Adm. Mullen Promotes Community Colleges at President's Summit

An unexpected sight at President Obama's community college summit on Tuesday -- Adm. Mike Mullen, chairman of the Joint Chiefs of Staff, co-moderating the afternoon panel.

Mullen, more often envisioned in military strategy sessions than educational forums, focused much of the discussion on how to create smoother transitions for combat veterans becoming college students -- a transition that Mullen's aide said is more difficult because of veterans' advanced age, maturity, wounds and stress.

"We've got to get this right, and I don't think we spend enough time on it. How do we work together, across our various organizations, to get more help on more campuses for these vets? I'm convinced they really want the education," Mullen said.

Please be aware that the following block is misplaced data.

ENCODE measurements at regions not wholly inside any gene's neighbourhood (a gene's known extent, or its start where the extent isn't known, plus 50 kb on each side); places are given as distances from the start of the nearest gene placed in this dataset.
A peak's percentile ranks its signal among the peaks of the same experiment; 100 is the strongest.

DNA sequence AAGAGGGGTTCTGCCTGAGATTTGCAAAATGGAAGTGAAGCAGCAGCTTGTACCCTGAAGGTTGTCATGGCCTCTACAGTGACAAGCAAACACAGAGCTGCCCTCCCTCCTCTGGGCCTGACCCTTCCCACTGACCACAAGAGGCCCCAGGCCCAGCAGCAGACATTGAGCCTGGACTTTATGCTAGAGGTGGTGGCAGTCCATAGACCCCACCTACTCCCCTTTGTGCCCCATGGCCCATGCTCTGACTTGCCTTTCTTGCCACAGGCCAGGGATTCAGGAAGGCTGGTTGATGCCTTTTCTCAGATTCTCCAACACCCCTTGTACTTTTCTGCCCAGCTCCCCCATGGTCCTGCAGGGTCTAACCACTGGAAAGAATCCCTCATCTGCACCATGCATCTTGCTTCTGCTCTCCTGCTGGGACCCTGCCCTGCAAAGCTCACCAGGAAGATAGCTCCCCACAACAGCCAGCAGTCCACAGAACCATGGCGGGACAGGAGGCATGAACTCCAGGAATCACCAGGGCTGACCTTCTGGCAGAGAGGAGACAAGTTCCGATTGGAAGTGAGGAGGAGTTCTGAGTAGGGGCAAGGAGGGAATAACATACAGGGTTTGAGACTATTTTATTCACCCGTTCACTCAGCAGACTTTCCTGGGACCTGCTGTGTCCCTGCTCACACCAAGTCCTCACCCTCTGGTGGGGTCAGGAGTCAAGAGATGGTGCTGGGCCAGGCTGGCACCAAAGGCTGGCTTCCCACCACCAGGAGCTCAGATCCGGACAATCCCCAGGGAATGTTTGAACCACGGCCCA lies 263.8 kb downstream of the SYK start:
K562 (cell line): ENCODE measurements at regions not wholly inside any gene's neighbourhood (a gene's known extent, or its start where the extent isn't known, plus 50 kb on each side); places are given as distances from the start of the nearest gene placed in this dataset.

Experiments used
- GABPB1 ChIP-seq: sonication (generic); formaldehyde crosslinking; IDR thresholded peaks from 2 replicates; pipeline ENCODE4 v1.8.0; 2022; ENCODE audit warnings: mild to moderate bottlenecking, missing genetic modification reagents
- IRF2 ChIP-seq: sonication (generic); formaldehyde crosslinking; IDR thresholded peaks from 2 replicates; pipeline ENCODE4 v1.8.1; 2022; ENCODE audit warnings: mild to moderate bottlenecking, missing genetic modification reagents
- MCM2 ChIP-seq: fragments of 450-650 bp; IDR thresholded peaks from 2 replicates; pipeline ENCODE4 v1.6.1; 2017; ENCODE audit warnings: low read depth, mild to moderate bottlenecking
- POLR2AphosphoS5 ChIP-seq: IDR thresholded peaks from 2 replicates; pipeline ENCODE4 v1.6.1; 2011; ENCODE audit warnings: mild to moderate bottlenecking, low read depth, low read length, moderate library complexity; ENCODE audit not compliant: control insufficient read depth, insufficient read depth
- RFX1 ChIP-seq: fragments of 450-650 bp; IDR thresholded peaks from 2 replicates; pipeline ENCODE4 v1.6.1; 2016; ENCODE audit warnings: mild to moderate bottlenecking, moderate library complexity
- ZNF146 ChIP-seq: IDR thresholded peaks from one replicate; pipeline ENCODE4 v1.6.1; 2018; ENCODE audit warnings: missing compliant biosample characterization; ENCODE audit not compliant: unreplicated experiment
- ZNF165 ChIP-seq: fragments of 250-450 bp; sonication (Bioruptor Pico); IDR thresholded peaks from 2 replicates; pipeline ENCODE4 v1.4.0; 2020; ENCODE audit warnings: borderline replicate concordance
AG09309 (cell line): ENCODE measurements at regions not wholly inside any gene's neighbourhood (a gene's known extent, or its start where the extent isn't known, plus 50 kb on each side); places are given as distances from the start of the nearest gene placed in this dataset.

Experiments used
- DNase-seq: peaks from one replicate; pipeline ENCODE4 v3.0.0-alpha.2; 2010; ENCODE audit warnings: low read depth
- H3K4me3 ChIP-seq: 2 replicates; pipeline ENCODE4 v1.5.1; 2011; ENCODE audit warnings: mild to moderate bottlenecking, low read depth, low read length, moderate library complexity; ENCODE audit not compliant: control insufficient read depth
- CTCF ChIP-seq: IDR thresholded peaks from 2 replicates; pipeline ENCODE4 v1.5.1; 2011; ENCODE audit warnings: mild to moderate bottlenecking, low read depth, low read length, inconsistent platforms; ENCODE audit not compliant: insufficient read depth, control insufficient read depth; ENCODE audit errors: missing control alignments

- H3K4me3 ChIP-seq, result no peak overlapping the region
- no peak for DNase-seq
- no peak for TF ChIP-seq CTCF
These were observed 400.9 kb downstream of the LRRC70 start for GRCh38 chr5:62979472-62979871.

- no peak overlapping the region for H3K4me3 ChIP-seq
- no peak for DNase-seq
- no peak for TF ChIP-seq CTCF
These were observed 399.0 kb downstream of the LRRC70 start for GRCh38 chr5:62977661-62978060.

The chairman, whose wife is a graduate of Anne Arundel Community College in Maryland, felt strongly about participating in the summit, Mullen spokesman Capt. John Kirby told Fox News, because he knows how powerful the lure of higher education is for our troops, veterans and families.

More than 650,000 military personnel and family members are currently enrolled in voluntary education programs, more than half of them enrolled in post-secondary education, Kirby said, adding that most of the 270,000 students who used the GI bill in fiscal year 2009 attended community colleges.

Obama announced Tuesday that he wants to graduate an additional 5 million graduates from community colleges over the next 10 years. Some critics have wondered whether the $2 billion investment is a waste of time since only 25 percent of community college students get an associate's degree or transfer to four-year institutions whereas 58 percent of students at four year schools complete their studies.

Tuesday's summit was hosted by Vice President Biden's wife, Jill Biden, who is a professor at Northern Virginia Community College.

Fox News' Mike Emanuel contributed to this report.